Purpose: Intervention content written by adults for youth can result in miscommunication due to generational and cultural differences. Inviting at-risk youth to participate in the creation of intervention material can augment acceptability for their peers.
Methods: To improve intervention messaging, the present study examines the utility of a card sort technique when creating cellular phone text messages to be used in a preventive substance use intervention. During focus groups with 24 youth who are exiting the foster care system - a population with distinct cultural attributes - participants were asked to rate stage of change-specific health messages rooted in Motivational Interviewing and the Transtheoretical Model.
Results: Participants unanimously favored content that encouraged autonomy and choice. Statements that invited a "look to the future" were also rated favorably. Messages that referenced the past were not rated well, as were suggestions for professional assistance. Finally, encouragement to receive social support for change was met with ambivalence. While some participants regarded support as helpful, many others felt a severe lack of support in their lives, possibly prompting further substance use.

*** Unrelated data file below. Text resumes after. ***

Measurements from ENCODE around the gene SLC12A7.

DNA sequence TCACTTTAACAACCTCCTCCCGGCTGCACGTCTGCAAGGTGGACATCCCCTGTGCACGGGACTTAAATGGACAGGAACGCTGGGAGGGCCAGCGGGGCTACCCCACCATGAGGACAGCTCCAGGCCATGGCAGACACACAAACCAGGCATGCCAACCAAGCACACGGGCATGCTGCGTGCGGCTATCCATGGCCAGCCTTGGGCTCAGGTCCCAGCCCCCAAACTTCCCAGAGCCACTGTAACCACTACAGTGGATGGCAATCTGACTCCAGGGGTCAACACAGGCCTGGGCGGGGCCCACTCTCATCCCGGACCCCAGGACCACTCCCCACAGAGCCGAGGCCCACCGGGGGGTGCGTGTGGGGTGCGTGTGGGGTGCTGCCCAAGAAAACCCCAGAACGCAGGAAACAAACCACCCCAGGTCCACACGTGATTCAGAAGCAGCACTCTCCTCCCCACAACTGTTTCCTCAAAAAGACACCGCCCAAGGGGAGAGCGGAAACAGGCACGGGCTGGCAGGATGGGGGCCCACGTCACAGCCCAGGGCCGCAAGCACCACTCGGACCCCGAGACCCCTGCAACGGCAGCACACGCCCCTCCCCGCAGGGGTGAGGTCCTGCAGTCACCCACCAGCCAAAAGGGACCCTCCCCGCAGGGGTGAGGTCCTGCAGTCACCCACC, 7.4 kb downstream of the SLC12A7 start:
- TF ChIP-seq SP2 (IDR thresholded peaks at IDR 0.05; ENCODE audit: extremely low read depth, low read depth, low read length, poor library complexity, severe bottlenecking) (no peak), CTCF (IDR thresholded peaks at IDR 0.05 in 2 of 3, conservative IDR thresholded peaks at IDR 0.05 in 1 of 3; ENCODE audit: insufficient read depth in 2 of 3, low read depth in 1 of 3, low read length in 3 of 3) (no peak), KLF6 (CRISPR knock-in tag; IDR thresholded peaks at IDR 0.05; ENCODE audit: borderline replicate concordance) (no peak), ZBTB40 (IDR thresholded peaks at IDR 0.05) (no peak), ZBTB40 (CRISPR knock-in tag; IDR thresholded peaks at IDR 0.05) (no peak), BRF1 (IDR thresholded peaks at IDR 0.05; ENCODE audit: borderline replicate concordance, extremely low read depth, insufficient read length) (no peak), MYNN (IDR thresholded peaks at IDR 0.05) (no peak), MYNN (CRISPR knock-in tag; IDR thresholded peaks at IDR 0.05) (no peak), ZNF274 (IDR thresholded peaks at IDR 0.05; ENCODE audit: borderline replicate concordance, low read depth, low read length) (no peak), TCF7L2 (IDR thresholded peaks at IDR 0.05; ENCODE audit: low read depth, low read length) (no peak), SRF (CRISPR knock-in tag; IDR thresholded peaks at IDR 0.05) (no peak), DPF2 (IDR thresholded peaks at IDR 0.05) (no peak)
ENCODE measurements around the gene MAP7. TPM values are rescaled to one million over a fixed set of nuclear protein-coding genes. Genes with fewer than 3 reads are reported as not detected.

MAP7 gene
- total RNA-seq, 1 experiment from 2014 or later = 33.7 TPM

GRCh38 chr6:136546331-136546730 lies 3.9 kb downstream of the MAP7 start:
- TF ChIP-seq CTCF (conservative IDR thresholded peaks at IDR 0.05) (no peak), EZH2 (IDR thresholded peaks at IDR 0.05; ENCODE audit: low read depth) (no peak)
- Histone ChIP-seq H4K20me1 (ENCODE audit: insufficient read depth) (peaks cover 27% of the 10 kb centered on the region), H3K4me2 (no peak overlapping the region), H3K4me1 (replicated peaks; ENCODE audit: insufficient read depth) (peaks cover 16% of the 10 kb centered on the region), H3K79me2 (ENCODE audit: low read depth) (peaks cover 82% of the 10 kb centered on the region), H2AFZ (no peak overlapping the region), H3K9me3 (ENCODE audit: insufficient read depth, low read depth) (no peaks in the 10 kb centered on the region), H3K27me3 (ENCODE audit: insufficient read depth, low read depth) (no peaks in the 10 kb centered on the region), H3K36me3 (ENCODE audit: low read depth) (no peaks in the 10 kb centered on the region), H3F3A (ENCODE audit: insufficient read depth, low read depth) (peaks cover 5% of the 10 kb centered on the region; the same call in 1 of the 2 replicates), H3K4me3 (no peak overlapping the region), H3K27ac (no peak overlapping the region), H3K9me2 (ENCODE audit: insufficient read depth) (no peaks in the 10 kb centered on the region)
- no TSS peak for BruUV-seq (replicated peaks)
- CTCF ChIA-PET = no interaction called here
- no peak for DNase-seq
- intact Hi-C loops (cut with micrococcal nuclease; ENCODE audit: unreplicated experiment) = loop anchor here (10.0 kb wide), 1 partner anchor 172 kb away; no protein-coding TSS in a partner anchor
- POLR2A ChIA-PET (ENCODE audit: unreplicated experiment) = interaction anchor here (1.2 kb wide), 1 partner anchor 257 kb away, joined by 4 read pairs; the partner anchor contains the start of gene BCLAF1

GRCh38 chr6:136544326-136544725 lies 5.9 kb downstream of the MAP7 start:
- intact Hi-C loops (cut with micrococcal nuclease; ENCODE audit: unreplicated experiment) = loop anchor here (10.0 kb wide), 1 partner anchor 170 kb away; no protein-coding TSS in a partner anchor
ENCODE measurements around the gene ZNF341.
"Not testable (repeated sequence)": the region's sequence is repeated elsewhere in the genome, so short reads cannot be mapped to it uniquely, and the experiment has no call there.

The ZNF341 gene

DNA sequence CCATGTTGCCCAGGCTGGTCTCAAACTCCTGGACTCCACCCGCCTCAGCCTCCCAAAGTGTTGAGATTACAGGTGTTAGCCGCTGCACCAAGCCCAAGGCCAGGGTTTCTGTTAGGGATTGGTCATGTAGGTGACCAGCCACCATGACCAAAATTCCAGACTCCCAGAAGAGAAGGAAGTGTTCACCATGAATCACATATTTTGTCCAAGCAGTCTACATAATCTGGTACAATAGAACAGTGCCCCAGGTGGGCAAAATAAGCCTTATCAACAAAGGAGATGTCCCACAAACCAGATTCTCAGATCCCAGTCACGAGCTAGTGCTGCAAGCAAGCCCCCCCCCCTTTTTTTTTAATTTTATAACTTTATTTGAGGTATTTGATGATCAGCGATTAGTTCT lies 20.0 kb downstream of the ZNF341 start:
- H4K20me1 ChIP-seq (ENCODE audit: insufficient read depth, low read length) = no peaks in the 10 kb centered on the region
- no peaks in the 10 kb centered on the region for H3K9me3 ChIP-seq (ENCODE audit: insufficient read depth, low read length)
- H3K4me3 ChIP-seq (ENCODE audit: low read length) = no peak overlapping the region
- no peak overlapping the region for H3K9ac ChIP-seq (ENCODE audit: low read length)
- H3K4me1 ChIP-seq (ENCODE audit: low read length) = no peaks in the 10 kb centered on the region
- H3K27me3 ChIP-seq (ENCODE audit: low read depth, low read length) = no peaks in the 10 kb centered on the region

Conclusions: Youth exiting foster care constitute a unique population whose voice is paramount in the development of interventions. The content present in traditional approaches to substance use prevention (e.g., increasing social support) may not apply to this group of vulnerable youth. The card sort technique has strong potential to evoke youth-specific intervention content that is more readily understood and accepted by target audiences.
Keywords: Foster care; card sort; methodology; substance use; text message.